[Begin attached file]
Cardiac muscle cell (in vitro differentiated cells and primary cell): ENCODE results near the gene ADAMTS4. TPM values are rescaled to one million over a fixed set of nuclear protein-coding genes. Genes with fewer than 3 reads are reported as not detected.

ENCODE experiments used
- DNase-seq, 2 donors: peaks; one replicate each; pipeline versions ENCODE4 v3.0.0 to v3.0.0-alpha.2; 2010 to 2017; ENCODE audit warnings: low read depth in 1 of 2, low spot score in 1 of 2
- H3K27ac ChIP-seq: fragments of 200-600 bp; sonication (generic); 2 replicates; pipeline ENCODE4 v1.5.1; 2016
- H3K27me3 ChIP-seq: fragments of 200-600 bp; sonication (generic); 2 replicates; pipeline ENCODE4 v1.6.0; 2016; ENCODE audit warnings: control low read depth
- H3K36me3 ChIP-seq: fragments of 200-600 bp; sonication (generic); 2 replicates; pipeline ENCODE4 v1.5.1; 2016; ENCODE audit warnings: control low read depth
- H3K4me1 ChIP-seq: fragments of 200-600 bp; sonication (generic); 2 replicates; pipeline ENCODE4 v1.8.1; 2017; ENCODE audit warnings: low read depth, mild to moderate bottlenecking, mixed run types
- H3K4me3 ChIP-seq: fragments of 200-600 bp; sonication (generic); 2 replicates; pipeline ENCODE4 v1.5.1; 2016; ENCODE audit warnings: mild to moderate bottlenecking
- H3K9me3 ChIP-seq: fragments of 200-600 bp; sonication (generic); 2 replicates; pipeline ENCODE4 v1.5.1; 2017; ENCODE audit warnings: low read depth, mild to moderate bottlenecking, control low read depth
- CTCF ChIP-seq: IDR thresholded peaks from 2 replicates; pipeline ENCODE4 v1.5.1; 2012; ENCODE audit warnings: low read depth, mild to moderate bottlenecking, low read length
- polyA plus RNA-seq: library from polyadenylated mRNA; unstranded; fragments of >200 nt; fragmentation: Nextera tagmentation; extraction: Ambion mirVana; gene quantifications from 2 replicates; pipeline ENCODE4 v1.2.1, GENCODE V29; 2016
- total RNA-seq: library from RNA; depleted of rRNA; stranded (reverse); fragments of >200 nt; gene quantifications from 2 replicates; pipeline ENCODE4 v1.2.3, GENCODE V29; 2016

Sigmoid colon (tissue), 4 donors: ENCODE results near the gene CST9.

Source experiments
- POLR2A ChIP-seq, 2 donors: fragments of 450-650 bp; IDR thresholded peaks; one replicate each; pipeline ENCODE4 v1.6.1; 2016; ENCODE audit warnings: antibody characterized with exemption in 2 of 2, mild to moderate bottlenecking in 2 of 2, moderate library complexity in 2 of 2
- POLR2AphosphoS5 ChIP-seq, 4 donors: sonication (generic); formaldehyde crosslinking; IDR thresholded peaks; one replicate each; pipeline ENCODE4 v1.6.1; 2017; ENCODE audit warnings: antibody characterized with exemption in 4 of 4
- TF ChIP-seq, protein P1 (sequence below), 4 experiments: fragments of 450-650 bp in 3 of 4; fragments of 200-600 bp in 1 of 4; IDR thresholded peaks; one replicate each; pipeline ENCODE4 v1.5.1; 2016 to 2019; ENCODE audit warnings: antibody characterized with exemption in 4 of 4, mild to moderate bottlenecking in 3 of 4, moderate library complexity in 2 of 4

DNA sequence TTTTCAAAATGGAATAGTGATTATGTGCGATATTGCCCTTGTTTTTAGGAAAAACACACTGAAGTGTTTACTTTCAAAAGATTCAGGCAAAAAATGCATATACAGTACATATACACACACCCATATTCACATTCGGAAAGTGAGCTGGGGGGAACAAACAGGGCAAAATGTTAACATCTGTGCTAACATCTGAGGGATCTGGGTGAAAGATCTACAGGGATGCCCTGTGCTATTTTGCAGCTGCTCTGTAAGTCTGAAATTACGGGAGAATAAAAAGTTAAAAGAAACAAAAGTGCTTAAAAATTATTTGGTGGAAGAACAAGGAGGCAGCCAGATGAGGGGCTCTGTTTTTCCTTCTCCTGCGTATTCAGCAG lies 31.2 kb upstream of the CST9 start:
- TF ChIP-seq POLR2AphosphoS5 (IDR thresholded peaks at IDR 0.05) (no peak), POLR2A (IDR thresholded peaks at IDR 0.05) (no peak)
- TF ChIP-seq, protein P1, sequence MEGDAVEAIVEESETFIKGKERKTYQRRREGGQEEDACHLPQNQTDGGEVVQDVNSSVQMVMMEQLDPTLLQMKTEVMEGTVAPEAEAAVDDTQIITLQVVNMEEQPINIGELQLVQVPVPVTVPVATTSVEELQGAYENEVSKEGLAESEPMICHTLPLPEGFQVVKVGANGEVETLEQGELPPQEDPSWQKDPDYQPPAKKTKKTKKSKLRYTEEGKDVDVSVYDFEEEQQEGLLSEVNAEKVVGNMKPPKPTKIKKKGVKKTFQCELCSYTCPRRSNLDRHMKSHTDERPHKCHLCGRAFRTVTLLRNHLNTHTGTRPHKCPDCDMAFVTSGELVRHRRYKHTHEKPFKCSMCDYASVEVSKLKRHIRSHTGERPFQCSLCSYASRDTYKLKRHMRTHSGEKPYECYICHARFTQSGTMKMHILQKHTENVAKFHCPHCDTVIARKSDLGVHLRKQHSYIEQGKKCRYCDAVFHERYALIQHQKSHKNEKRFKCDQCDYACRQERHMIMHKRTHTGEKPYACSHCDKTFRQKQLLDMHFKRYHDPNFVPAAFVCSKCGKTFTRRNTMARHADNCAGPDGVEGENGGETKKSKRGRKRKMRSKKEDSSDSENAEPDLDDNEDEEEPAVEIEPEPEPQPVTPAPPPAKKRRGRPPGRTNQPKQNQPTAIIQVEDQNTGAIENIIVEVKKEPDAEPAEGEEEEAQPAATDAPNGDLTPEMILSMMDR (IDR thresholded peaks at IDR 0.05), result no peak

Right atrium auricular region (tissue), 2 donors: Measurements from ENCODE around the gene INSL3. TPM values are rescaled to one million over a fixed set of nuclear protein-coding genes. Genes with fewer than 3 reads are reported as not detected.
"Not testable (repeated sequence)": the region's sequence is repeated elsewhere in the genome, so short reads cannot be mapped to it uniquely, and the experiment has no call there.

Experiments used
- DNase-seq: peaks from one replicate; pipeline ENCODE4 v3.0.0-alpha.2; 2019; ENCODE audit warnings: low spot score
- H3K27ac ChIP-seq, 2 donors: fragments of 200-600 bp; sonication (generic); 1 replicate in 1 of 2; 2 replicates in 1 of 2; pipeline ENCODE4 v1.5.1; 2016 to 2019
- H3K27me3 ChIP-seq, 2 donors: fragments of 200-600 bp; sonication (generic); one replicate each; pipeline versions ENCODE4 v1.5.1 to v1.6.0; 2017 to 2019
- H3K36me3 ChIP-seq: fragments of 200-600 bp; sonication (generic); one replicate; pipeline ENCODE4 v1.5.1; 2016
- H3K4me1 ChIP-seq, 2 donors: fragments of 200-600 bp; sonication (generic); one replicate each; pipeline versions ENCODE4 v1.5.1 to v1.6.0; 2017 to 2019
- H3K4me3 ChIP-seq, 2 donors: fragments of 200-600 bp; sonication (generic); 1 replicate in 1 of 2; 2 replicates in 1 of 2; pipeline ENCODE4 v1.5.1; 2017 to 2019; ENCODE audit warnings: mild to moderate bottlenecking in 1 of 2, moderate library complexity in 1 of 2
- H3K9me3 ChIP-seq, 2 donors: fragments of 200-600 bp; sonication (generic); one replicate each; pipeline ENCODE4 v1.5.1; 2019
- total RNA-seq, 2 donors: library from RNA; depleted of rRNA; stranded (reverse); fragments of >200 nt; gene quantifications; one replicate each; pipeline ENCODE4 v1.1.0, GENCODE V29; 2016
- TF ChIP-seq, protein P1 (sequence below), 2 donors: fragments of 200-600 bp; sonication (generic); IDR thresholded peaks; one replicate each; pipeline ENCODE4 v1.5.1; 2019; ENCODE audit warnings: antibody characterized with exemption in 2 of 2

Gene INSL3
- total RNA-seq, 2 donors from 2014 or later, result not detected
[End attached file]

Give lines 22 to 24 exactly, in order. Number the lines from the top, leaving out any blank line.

"Not testable (repeated sequence)": the region's sequence is repeated elsewhere in the genome, so short reads cannot be mapped to it uniquely, and the experiment has no call there.

Experiments used
- DNase-seq: peaks from one replicate; pipeline ENCODE4 v3.0.0-alpha.2; 2019; ENCODE audit warnings: low spot score